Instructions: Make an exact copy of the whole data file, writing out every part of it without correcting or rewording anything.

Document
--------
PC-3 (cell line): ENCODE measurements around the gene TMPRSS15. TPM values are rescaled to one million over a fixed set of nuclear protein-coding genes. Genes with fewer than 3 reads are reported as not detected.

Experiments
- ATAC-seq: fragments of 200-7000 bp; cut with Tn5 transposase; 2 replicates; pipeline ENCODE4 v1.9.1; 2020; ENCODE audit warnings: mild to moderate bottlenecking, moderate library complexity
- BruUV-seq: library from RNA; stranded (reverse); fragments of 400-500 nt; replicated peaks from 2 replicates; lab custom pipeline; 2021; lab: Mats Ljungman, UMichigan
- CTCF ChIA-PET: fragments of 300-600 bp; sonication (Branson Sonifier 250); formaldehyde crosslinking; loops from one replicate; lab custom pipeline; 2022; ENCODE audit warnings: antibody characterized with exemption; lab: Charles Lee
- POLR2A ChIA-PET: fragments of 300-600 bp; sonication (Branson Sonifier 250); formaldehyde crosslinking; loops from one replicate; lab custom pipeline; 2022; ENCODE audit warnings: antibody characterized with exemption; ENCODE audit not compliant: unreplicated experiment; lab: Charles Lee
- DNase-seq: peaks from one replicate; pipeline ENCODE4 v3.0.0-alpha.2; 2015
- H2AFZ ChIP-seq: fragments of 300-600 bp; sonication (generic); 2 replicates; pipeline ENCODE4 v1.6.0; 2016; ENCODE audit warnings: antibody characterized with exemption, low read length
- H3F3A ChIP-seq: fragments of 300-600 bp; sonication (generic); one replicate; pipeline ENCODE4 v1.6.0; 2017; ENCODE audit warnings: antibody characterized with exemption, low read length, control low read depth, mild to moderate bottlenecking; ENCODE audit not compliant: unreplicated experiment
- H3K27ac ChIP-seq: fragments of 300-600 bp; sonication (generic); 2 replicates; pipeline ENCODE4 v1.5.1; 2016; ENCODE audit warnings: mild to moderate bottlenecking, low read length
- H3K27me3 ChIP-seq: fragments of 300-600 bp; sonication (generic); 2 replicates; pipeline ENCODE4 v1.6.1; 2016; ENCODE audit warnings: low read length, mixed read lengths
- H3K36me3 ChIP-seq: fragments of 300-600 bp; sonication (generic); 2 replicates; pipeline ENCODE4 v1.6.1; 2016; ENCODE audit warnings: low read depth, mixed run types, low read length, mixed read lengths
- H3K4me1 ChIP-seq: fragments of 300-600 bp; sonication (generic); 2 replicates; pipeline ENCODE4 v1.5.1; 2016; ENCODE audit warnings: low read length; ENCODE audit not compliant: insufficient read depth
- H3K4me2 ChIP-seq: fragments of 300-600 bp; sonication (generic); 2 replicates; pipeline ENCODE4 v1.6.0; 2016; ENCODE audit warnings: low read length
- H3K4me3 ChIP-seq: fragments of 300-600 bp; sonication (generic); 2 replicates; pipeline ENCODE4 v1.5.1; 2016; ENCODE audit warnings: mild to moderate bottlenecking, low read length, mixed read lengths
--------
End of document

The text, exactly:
PC-3 (cell line): ENCODE measurements around the gene TMPRSS15. TPM values are rescaled to one million over a fixed set of nuclear protein-coding genes. Genes with fewer than 3 reads are reported as not detected.

Experiments
- ATAC-seq: fragments of 200-7000 bp; cut with Tn5 transposase; 2 replicates; pipeline ENCODE4 v1.9.1; 2020; ENCODE audit warnings: mild to moderate bottlenecking, moderate library complexity
- BruUV-seq: library from RNA; stranded (reverse); fragments of 400-500 nt; replicated peaks from 2 replicates; lab custom pipeline; 2021; lab: Mats Ljungman, UMichigan
- CTCF ChIA-PET: fragments of 300-600 bp; sonication (Branson Sonifier 250); formaldehyde crosslinking; loops from one replicate; lab custom pipeline; 2022; ENCODE audit warnings: antibody characterized with exemption; lab: Charles Lee
- POLR2A ChIA-PET: fragments of 300-600 bp; sonication (Branson Sonifier 250); formaldehyde crosslinking; loops from one replicate; lab custom pipeline; 2022; ENCODE audit warnings: antibody characterized with exemption; ENCODE audit not compliant: unreplicated experiment; lab: Charles Lee
- DNase-seq: peaks from one replicate; pipeline ENCODE4 v3.0.0-alpha.2; 2015
- H2AFZ ChIP-seq: fragments of 300-600 bp; sonication (generic); 2 replicates; pipeline ENCODE4 v1.6.0; 2016; ENCODE audit warnings: antibody characterized with exemption, low read length
- H3F3A ChIP-seq: fragments of 300-600 bp; sonication (generic); one replicate; pipeline ENCODE4 v1.6.0; 2017; ENCODE audit warnings: antibody characterized with exemption, low read length, control low read depth, mild to moderate bottlenecking; ENCODE audit not compliant: unreplicated experiment
- H3K27ac ChIP-seq: fragments of 300-600 bp; sonication (generic); 2 replicates; pipeline ENCODE4 v1.5.1; 2016; ENCODE audit warnings: mild to moderate bottlenecking, low read length
- H3K27me3 ChIP-seq: fragments of 300-600 bp; sonication (generic); 2 replicates; pipeline ENCODE4 v1.6.1; 2016; ENCODE audit warnings: low read length, mixed read lengths
- H3K36me3 ChIP-seq: fragments of 300-600 bp; sonication (generic); 2 replicates; pipeline ENCODE4 v1.6.1; 2016; ENCODE audit warnings: low read depth, mixed run types, low read length, mixed read lengths
- H3K4me1 ChIP-seq: fragments of 300-600 bp; sonication (generic); 2 replicates; pipeline ENCODE4 v1.5.1; 2016; ENCODE audit warnings: low read length; ENCODE audit not compliant: insufficient read depth
- H3K4me2 ChIP-seq: fragments of 300-600 bp; sonication (generic); 2 replicates; pipeline ENCODE4 v1.6.0; 2016; ENCODE audit warnings: low read length
- H3K4me3 ChIP-seq: fragments of 300-600 bp; sonication (generic); 2 replicates; pipeline ENCODE4 v1.5.1; 2016; ENCODE audit warnings: mild to moderate bottlenecking, low read length, mixed read lengths